The marrying kind.
Rice spoke of the marriages of straight counterparts he admires. Each of those admirable marriages has had infidelity over the years. This whole idea of infidelity making a marriage stronger in the long run, should the partner who remained faithful forgive the infidelity, is bunk. As a child who grew up with a father who was unfaithful, I remember all too well the pain it caused to all involved. Rice contends that the true test of a relationship is how those involved with unfaithfulness respond to it. I disagree. The true test is whether enough mutual respect exists that allows for open and honest communication before things get out of hand.
Charles VanHarkness, Asheville, N. C.
Contrary to Rice's oven gross stereotyping, not everyone who questions either stone-sex marriage or monogamy is an immature, licentious gym bunny. Egad, some are even lesbians!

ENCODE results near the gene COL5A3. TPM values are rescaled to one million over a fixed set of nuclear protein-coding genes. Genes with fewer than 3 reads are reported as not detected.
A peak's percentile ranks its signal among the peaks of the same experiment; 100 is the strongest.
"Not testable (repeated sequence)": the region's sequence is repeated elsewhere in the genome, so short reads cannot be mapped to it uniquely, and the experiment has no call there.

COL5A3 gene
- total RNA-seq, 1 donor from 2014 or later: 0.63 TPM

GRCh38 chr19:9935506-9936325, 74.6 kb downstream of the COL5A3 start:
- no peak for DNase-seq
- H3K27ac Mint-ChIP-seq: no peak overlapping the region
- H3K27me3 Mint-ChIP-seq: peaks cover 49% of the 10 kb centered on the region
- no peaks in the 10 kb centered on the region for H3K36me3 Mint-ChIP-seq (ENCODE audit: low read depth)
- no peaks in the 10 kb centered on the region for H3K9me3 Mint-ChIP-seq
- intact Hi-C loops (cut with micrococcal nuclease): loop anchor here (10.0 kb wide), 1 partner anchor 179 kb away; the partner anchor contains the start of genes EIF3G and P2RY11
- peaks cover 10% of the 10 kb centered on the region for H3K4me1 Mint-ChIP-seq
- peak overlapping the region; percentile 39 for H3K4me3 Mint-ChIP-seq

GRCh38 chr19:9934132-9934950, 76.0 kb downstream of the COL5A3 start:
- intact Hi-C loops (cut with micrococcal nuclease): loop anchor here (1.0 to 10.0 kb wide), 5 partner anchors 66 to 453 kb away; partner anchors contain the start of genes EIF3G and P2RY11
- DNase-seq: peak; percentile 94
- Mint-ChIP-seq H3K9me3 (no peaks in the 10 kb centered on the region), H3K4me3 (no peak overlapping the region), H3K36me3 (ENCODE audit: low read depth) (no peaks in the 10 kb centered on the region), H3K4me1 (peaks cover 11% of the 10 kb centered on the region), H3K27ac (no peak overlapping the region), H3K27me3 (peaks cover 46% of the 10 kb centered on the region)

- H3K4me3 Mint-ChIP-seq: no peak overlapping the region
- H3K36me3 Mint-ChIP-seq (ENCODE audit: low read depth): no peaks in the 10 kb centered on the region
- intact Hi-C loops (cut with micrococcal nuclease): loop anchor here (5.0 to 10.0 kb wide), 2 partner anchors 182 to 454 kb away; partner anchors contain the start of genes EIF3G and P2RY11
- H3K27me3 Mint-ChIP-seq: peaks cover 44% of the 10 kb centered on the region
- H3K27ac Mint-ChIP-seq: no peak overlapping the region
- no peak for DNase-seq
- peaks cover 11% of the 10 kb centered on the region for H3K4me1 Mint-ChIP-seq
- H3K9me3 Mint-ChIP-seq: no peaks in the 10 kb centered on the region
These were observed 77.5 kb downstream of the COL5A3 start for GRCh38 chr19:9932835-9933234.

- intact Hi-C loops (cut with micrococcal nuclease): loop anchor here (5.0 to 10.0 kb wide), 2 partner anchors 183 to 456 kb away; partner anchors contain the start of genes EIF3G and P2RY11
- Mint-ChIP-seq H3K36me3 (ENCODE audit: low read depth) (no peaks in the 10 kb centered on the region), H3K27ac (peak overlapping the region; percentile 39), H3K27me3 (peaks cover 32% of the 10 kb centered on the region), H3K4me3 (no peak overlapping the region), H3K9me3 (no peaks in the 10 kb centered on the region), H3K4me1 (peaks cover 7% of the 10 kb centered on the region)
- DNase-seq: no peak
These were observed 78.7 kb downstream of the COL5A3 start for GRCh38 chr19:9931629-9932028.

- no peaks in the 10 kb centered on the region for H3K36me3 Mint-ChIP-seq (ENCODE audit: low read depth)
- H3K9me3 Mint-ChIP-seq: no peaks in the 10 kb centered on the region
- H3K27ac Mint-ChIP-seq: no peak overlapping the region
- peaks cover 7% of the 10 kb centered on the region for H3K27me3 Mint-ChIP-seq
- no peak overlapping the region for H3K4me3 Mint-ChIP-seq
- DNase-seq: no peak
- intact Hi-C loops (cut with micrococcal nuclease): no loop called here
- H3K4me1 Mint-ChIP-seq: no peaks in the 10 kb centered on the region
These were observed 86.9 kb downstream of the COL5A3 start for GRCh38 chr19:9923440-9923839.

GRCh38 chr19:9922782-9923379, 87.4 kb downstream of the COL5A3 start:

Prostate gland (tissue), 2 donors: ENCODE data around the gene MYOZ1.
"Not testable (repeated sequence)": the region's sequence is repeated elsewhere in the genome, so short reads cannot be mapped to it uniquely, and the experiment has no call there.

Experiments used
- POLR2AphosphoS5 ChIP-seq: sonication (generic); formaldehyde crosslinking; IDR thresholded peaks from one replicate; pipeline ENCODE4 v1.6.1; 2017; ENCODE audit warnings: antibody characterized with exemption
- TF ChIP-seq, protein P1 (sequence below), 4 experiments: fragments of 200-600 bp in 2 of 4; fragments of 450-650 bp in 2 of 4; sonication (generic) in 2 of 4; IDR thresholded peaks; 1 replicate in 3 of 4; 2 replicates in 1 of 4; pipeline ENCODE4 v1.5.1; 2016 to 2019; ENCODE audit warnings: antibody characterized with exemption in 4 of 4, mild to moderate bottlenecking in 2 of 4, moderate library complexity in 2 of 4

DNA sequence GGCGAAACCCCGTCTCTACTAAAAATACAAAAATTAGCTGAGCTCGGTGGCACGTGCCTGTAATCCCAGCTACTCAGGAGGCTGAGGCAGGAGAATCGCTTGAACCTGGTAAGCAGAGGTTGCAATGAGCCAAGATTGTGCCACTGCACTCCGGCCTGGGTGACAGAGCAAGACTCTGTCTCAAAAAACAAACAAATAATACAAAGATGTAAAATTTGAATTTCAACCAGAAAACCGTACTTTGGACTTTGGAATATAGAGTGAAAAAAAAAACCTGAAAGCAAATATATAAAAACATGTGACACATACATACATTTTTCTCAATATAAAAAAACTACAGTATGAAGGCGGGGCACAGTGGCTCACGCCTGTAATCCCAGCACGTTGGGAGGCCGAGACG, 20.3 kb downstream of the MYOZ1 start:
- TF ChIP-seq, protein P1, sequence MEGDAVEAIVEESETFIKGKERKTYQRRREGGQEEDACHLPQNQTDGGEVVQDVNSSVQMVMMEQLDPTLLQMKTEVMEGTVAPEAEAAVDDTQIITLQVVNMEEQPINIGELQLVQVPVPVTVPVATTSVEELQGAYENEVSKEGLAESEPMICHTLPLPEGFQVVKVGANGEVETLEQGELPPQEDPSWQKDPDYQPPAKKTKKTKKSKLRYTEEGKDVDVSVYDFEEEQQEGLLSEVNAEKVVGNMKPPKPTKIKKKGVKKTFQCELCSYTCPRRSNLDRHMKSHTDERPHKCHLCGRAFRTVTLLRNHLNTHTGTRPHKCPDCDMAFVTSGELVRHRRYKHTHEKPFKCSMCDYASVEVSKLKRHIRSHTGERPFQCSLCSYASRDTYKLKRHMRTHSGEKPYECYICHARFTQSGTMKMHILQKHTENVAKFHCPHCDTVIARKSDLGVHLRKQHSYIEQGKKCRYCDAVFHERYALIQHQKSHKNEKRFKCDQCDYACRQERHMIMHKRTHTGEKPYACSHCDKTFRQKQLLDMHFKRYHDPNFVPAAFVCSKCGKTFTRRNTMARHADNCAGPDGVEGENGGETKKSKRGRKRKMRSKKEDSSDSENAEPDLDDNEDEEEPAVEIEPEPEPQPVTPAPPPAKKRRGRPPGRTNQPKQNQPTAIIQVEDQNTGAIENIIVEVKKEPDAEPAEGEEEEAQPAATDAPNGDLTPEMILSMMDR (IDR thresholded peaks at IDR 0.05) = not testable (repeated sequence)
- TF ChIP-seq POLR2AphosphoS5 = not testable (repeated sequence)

Having been in a happy relationship myself for more than three times as long as Rice has, I continue to be astounded that so many gays and lesbians seem to think their commitments need to be forced into a heterosexual mold and validated by the government in order to have full meaning. While there are certainly some legal rights and benefits that would be mighty helpful, civil unions or more innovative legal creations could handle those.
At any rate, Rice should be more skeptical. Should his own relationship ultimately sour, will he finally feel equal when he is making alimony payments and having his nondivisible assets seized and sold by a court? That should get him just about as close to heterosexual as possible without having "reparative therapy."
Stephen Clark, Albany, N.Y.
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|Title Annotation:||reader forum|
|Publication:||The Advocate (The national gay & lesbian newsmagazine)|
|Article Type:||Letter to the Editor|
|Date:||May 10, 2005|
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